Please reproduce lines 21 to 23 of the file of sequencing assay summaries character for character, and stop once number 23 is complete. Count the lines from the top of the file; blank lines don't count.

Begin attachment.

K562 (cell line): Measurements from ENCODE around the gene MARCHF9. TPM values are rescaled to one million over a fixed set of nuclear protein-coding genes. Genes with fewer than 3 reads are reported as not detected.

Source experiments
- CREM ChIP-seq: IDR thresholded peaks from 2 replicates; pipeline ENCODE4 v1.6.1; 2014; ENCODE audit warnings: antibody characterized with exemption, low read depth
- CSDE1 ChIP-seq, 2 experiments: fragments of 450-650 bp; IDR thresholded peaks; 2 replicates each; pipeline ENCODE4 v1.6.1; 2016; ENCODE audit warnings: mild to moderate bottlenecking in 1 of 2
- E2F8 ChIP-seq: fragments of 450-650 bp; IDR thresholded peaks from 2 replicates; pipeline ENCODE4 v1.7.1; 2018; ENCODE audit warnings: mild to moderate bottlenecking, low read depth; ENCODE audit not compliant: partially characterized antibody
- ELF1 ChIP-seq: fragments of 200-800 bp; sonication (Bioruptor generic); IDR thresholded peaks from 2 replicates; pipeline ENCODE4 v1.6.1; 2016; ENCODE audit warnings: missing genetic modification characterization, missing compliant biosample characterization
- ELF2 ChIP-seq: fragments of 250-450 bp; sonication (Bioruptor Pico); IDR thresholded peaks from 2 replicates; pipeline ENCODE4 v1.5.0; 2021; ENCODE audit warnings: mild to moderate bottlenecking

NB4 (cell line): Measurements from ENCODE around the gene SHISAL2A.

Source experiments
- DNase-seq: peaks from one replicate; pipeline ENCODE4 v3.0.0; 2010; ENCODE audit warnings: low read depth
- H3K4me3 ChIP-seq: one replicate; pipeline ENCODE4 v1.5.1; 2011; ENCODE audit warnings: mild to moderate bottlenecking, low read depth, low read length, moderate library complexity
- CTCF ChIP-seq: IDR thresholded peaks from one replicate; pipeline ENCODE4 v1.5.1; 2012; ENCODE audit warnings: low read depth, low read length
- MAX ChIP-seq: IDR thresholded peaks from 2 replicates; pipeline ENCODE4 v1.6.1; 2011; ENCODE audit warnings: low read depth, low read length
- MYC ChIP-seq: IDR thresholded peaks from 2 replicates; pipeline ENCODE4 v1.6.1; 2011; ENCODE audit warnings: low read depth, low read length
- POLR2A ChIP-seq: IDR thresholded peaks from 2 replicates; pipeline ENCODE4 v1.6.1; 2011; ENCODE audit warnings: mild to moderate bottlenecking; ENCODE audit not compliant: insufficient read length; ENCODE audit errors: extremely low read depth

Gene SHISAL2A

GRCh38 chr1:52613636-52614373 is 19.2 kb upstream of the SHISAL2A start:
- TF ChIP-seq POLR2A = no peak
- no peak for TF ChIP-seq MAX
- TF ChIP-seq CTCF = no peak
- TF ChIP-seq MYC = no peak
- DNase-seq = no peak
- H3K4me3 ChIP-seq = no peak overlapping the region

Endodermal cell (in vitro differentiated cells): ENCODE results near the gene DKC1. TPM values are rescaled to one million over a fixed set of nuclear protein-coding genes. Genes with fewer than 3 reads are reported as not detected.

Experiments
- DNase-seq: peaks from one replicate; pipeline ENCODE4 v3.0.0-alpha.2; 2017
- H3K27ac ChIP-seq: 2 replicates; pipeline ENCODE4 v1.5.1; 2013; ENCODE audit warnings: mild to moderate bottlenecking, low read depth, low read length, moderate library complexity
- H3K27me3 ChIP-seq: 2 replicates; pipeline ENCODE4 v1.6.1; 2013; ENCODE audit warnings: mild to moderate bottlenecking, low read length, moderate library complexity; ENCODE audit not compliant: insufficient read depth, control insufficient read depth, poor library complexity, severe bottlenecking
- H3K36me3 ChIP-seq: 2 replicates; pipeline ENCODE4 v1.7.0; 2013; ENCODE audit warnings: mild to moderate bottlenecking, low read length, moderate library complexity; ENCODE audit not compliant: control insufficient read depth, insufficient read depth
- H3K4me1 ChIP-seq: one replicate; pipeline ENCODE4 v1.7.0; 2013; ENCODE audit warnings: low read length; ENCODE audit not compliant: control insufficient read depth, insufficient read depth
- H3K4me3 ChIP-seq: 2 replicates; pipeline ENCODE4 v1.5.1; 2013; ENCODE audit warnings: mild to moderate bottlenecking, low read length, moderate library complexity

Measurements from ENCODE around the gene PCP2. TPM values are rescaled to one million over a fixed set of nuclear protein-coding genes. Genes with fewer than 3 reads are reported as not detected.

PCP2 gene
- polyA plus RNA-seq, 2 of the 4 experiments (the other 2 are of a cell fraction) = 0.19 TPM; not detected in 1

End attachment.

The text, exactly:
- TF ChIP-seq MYC = no peak
- DNase-seq = no peak
- H3K4me3 ChIP-seq = no peak overlapping the region